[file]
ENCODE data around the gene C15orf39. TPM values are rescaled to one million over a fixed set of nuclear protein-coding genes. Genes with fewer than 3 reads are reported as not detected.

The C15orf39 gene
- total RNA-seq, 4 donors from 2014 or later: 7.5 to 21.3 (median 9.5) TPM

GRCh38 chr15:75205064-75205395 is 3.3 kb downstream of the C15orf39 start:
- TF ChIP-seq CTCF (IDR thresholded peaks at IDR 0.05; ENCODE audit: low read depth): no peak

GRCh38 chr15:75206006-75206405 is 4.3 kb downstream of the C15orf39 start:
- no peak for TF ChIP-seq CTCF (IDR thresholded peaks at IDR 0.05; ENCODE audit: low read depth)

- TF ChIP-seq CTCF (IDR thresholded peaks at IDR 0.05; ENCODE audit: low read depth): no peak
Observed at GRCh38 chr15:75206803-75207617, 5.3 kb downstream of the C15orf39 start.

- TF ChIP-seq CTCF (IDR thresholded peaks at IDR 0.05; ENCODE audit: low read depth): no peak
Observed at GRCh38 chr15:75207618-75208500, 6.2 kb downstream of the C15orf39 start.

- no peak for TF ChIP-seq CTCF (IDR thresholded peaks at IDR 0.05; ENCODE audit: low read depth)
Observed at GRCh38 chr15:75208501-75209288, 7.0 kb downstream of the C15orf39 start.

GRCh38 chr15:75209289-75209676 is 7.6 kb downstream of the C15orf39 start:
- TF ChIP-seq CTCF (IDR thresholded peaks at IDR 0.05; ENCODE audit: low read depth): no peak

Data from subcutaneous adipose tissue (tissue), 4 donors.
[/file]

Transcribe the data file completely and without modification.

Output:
ENCODE data around the gene C15orf39. TPM values are rescaled to one million over a fixed set of nuclear protein-coding genes. Genes with fewer than 3 reads are reported as not detected.

The C15orf39 gene
- total RNA-seq, 4 donors from 2014 or later: 7.5 to 21.3 (median 9.5) TPM

GRCh38 chr15:75205064-75205395 is 3.3 kb downstream of the C15orf39 start:
- TF ChIP-seq CTCF (IDR thresholded peaks at IDR 0.05; ENCODE audit: low read depth): no peak

GRCh38 chr15:75206006-75206405 is 4.3 kb downstream of the C15orf39 start:
- no peak for TF ChIP-seq CTCF (IDR thresholded peaks at IDR 0.05; ENCODE audit: low read depth)

- TF ChIP-seq CTCF (IDR thresholded peaks at IDR 0.05; ENCODE audit: low read depth): no peak
Observed at GRCh38 chr15:75206803-75207617, 5.3 kb downstream of the C15orf39 start.

- TF ChIP-seq CTCF (IDR thresholded peaks at IDR 0.05; ENCODE audit: low read depth): no peak
Observed at GRCh38 chr15:75207618-75208500, 6.2 kb downstream of the C15orf39 start.

- no peak for TF ChIP-seq CTCF (IDR thresholded peaks at IDR 0.05; ENCODE audit: low read depth)
Observed at GRCh38 chr15:75208501-75209288, 7.0 kb downstream of the C15orf39 start.

GRCh38 chr15:75209289-75209676 is 7.6 kb downstream of the C15orf39 start:
- TF ChIP-seq CTCF (IDR thresholded peaks at IDR 0.05; ENCODE audit: low read depth): no peak

Data from subcutaneous adipose tissue (tissue), 4 donors.